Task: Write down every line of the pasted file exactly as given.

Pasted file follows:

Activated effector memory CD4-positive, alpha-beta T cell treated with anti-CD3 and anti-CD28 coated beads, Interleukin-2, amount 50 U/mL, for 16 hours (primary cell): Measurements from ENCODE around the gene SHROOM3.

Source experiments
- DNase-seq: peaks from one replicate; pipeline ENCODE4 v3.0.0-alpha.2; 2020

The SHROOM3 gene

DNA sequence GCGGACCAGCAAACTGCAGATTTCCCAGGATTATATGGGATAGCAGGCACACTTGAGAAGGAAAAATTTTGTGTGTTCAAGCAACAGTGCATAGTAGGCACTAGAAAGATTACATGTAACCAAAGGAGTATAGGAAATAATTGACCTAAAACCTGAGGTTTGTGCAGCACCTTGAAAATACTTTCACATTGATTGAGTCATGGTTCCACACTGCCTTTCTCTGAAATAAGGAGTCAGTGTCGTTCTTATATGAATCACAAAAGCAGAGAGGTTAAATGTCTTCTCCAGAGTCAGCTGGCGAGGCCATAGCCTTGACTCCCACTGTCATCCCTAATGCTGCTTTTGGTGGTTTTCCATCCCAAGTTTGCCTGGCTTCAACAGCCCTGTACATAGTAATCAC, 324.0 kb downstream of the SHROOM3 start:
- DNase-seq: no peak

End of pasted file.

Activated effector memory CD4-positive, alpha-beta T cell treated with anti-CD3 and anti-CD28 coated beads, Interleukin-2, amount 50 U/mL, for 16 hours (primary cell): Measurements from ENCODE around the gene SHROOM3.

Source experiments
- DNase-seq: peaks from one replicate; pipeline ENCODE4 v3.0.0-alpha.2; 2020

The SHROOM3 gene

DNA sequence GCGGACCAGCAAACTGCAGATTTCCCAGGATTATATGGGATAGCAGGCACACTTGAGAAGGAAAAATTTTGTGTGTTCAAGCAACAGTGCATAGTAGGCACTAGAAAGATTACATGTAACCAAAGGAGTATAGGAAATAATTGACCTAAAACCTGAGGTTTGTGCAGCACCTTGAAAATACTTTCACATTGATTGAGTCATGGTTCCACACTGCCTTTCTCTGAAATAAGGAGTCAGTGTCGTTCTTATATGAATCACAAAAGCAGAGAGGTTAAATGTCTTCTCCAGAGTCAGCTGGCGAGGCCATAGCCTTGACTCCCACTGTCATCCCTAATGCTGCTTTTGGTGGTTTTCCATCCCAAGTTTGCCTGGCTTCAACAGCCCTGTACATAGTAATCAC, 324.0 kb downstream of the SHROOM3 start:
- DNase-seq: no peak